As we’ve talked about on DIY MFA in the past, setting goals can be a powerful tool to helping achieve our writing dreams. But what sort of goals should we be setting? There’s the obvious ones–like writing every day, finishing a certain project, or sending out queries. But there are many other ways to improve and strengthen our writing lives. Here’s a few.
1) Set an Aggressive Reading List
“Read with Purpose” is one of the core tenets of a DIY MFA. As Stephen King said, “If you don’t have time to read, you don’t have the time (or the tools) to write. Simple as that.” It’s so important that we be filling the well with good books, and–since we only have so many hours in the day–books that will improve our writing. Whether this is non-fiction books for researching your historical novel, best-sellers or classics in your genre, or books on craft by masters before us, reading with purpose will help us to write with more clarity and expertise. Set a goal to set aside a certain amount of time for reading, or write a list of twenty five (or whatever number suits you) books to read this year. And keep a list to keep yourself encouraged!
2) Strategize Your Social Media
Social media is an awesome way to meet other writers, interact with readers, build your brand and get your name out there. It can also be a huge time suck and a source of stress. If you’ve found that you’ve been spending more time on social media than you’d like, or that the time you do spend on social media is aimless and unproductive, consider taking some time to think about your social media strategy. Not just what you’re going to post and when, but also when you’re going to check it. Personally, I’m setting a few goals for how often I will post on various platforms, but I’m also setting a time limit for how often I’ll check those platforms throughout the day. After all, it doesn’t matter how helpful social media is for my writing career if I’m not spending the majority of my time, well, writing!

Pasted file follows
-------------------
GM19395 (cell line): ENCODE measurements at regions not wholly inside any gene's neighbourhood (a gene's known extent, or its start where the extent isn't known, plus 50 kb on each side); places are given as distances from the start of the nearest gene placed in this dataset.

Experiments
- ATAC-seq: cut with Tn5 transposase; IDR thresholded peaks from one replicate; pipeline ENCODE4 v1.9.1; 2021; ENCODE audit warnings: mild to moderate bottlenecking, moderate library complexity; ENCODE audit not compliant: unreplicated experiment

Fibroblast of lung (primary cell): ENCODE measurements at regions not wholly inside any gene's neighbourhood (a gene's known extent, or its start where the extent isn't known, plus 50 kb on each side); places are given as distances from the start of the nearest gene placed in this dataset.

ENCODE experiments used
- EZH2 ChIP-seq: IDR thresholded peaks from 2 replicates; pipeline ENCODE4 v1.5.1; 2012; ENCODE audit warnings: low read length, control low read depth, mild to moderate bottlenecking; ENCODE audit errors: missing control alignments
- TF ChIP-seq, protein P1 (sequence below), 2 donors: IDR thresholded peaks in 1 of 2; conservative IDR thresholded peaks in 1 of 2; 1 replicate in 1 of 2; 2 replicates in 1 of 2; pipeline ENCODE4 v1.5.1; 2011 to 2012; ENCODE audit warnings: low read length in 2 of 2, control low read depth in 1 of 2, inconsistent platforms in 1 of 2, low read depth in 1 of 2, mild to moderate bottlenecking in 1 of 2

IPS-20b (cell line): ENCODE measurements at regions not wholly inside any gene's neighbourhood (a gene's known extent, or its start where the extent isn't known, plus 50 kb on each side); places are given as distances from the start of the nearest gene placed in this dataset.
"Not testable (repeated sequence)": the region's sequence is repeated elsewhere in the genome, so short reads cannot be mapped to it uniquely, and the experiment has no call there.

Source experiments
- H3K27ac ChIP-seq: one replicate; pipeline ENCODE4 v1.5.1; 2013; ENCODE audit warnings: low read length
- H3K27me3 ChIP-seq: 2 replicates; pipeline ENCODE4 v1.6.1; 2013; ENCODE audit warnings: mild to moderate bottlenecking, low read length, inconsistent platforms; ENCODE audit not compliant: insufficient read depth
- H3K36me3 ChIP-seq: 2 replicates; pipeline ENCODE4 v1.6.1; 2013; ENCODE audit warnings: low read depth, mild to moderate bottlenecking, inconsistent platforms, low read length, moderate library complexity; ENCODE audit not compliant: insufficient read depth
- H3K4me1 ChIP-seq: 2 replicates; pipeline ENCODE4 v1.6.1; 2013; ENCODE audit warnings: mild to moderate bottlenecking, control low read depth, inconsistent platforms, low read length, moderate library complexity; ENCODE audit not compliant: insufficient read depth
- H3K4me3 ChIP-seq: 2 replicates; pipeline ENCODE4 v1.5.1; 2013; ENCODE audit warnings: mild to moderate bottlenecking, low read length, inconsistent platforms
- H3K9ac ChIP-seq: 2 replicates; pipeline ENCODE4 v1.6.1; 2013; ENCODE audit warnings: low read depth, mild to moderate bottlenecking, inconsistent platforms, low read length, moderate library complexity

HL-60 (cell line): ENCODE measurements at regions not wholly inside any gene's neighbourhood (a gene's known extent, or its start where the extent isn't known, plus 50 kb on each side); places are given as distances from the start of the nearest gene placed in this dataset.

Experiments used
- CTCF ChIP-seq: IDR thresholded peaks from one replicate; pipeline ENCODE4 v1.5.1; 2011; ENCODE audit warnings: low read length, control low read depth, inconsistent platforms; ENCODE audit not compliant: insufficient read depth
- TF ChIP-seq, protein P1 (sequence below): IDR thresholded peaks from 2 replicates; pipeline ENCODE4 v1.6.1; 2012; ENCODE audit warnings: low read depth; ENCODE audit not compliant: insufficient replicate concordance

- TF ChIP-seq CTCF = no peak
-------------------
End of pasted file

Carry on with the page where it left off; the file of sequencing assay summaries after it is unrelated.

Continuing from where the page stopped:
3) Plan for Writing Retreats
There’s a reason writing retreats are so popular. As great as it is to write every day, or a certain amount of times a week, it can be hugely beneficial to get away from the hustle and bustle of life and concentrate solely on writing for an extended amount of time. We can set them up anywhere, from renting a cabin in the woods for a week, to just spending a full day in a coffee shop or your writing space with the door closed and the “Do Not Disturb” sign up. Putting a few on the calendar throughout the year will give you something to look forward to, and a built-in time to reassess, re-evaluate and get to writing!
4) Focus on Health
Writing can often have a deleterious effect on other aspects of our lives. Many writers juggle full time jobs, families and other responsibilities in addition to writing. Adding in exercise and healthy eating may seem nearly impossible! But we all know these things are important as well. Especially when we’re spending so much time at a desk, in our heads, it can be especially beneficial to get outside and get moving. So many people set goals to get healthy in the New Year, but it’s also one of the most difficult goals to keep. If you’re thinking about ways to add in exercise to your routine, consider a few alternatives to simply hitting the gym. For example, if you’ve resolved to read thirty minutes a day, try an audiobook, and go for a walk. Try to slip in ten minutes of a yoga video before sitting down to write in the morning. Even just setting goals to get a certain amount of sleep will help us to be more productive. Just like the goal to “write every day,” fitting in a small amount of exercise will lead to overall healthier habits and a more productive writing life.
5) Set Out to Be Inspired
This is a fun one, and the resolution I’m most excited about having made this year! As writers, we talk a lot about filling the well–whether it’s through time with writing friends or reading a good book. But there are many other ways to fill our writing wells and help us remember why we love writing so much in the first place. Seek out ways to inspire yourself, whether that’s taking a long hike or visiting a museum with an exhibit that pertains to your story. Keep a notebook of new ideas, stories or characters you dream about one day writing. Alternatively, keep a notebook of things you love about writing–certain stories or places that moved you, or an event in your life that motivated you. Writing is so often a struggle–it’s important to remember that it should also, at least sometimes, be a joy.